Jonathan Schell summarizes the war theory of Clausewitz and the nonviolence practiced by Gandhi. He does this in a way that is understandable to the student and still interesting to the more experienced activist. He reviews history and takes lessons from it. The concept of violence is covered in one hundred readable pages. Nonviolence is reviewed for the second hundred.

War cannot be waged without guns, tanks, and planes. Nonviolent resistance cannot be waged without active, steadfast, committed masses of unarmed people. The civil-rights movement led by Martin Luther King in the United States provides an illustration. The courageous campaign of a minority, mostly black, touched the conscience of an inactive majority, mostly white, who provided the political support necessary for the movement’s historic judicial, legislative, and social victories.


Schell asserts that the number of democracies in the world increased substantially in the last quarter of the twentieth century.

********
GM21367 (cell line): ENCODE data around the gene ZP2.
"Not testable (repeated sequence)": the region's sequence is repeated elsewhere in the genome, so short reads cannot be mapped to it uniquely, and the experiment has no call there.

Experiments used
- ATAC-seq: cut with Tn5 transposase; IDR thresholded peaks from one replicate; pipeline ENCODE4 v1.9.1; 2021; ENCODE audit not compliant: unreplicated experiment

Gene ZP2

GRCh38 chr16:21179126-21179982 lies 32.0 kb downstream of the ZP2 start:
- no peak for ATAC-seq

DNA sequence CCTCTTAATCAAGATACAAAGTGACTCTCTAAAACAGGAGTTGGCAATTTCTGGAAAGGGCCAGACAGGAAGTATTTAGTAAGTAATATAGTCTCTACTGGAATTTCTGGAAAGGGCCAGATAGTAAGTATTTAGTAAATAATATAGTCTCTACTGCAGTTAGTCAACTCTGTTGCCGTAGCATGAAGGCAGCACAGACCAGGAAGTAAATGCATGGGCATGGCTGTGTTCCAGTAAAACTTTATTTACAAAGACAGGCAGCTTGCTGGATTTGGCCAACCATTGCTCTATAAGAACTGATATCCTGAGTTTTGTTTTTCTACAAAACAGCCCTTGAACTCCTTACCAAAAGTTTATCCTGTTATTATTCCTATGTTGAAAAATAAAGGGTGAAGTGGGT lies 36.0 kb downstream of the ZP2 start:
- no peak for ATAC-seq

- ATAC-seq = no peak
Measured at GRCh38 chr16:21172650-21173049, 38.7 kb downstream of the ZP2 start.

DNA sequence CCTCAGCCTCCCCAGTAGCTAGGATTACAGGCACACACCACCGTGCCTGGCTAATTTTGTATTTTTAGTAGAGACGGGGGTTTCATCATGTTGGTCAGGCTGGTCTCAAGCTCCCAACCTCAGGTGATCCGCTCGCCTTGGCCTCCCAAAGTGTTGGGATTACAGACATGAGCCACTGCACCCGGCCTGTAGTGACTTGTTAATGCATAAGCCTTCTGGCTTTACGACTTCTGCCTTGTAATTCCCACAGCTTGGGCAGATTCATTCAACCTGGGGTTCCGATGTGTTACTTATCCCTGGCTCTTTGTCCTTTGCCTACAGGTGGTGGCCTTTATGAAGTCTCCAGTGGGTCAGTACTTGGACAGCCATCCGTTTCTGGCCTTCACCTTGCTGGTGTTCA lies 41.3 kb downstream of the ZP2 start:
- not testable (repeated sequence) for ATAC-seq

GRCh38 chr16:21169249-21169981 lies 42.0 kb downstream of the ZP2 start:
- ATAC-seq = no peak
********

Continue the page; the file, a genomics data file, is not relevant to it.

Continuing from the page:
The Washington think tank Freedom House keeps a record of countries it considers to be democracies. In 1971, it counted thirty; in 2001, after a quarter century of the liberal revival, it counted one hundred and twenty-one.


The same source (http://www.freedomhouse.org) counts 117 democracies in 2011, down from a high of 123 in 2006.

Schell further asserts that the conversion of many of the countries to democracies happened nonviolently. This seems to contradict the many violent international events that we see in the media but Schell is very thorough with his examples. Schell tells the stories of the nonviolent aspects of revolutions in India, France, Russia, Eastern Europe and South America. International political history is not something I know very much about and I found myself with eyes glazing over during some of those pages.

The claim that nonviolence has played a major role in political changes in recent history was encouraging but not convincing. I would like to say that this section of the book is a page turner, but, for me, that was not the case. Schell tried to cover this information in depth but I found it difficult to follow. The thesis of the entire book is that nonviolence can play an increasing role in the future.